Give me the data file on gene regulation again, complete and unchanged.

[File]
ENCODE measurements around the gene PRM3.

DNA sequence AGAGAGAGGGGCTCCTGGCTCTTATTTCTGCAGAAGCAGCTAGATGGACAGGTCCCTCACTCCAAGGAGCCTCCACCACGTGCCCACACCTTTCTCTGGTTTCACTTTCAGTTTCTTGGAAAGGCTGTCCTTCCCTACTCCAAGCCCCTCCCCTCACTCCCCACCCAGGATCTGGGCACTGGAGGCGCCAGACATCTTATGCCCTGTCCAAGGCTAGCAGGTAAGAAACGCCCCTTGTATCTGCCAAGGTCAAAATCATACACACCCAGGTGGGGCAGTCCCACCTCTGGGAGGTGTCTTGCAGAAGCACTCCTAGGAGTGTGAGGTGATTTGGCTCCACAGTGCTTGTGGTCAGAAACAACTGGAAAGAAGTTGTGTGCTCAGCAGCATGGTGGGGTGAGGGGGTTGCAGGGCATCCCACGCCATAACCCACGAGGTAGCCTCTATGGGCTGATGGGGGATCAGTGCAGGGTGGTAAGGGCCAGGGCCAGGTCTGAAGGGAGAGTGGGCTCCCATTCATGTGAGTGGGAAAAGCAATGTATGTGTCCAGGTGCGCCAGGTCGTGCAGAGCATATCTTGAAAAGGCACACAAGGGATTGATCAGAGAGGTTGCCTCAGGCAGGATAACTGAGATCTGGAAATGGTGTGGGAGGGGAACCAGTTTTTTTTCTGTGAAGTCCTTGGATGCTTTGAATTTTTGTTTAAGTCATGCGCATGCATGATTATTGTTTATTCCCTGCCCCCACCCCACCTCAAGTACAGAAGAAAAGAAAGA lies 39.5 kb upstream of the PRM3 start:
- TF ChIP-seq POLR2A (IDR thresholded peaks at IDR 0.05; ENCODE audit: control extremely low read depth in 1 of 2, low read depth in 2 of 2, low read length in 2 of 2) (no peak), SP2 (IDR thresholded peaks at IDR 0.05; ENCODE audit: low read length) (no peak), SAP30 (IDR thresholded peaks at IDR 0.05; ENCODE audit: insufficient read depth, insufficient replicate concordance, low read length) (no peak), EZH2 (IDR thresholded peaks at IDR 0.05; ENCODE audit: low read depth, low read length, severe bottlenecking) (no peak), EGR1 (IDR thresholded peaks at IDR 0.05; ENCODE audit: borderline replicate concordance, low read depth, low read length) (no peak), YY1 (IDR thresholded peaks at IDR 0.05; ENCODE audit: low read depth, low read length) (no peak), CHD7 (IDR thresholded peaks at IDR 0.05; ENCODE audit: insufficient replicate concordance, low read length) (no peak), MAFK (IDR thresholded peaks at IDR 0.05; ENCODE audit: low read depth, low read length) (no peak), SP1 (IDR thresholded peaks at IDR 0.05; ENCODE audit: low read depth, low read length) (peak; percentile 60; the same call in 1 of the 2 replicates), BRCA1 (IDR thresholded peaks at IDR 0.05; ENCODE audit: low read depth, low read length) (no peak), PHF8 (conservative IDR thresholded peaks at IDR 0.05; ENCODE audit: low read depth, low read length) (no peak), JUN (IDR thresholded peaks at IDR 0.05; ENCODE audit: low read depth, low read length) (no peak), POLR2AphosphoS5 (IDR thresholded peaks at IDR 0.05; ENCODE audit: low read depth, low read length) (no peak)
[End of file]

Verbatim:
ENCODE measurements around the gene PRM3.

DNA sequence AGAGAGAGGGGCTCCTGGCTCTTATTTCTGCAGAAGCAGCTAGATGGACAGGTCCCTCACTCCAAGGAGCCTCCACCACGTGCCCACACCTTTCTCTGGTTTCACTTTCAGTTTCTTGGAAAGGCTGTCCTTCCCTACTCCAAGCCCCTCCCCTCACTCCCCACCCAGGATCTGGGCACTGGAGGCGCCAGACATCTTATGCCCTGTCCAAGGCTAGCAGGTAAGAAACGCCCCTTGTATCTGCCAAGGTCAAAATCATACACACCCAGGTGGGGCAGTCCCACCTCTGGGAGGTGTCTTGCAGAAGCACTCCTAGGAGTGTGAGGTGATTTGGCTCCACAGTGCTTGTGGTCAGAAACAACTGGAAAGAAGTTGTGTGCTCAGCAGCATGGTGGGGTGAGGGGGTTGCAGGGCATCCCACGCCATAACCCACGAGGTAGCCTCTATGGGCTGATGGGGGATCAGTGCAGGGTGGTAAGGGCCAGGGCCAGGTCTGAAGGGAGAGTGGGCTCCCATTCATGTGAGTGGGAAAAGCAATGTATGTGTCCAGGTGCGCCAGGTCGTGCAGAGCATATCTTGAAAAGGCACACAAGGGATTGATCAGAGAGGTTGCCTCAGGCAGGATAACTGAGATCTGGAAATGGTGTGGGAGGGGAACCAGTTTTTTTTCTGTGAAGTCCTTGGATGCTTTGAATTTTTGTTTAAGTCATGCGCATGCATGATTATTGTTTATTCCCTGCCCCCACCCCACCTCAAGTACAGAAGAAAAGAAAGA lies 39.5 kb upstream of the PRM3 start:
- TF ChIP-seq POLR2A (IDR thresholded peaks at IDR 0.05; ENCODE audit: control extremely low read depth in 1 of 2, low read depth in 2 of 2, low read length in 2 of 2) (no peak), SP2 (IDR thresholded peaks at IDR 0.05; ENCODE audit: low read length) (no peak), SAP30 (IDR thresholded peaks at IDR 0.05; ENCODE audit: insufficient read depth, insufficient replicate concordance, low read length) (no peak), EZH2 (IDR thresholded peaks at IDR 0.05; ENCODE audit: low read depth, low read length, severe bottlenecking) (no peak), EGR1 (IDR thresholded peaks at IDR 0.05; ENCODE audit: borderline replicate concordance, low read depth, low read length) (no peak), YY1 (IDR thresholded peaks at IDR 0.05; ENCODE audit: low read depth, low read length) (no peak), CHD7 (IDR thresholded peaks at IDR 0.05; ENCODE audit: insufficient replicate concordance, low read length) (no peak), MAFK (IDR thresholded peaks at IDR 0.05; ENCODE audit: low read depth, low read length) (no peak), SP1 (IDR thresholded peaks at IDR 0.05; ENCODE audit: low read depth, low read length) (peak; percentile 60; the same call in 1 of the 2 replicates), BRCA1 (IDR thresholded peaks at IDR 0.05; ENCODE audit: low read depth, low read length) (no peak), PHF8 (conservative IDR thresholded peaks at IDR 0.05; ENCODE audit: low read depth, low read length) (no peak), JUN (IDR thresholded peaks at IDR 0.05; ENCODE audit: low read depth, low read length) (no peak), POLR2AphosphoS5 (IDR thresholded peaks at IDR 0.05; ENCODE audit: low read depth, low read length) (no peak)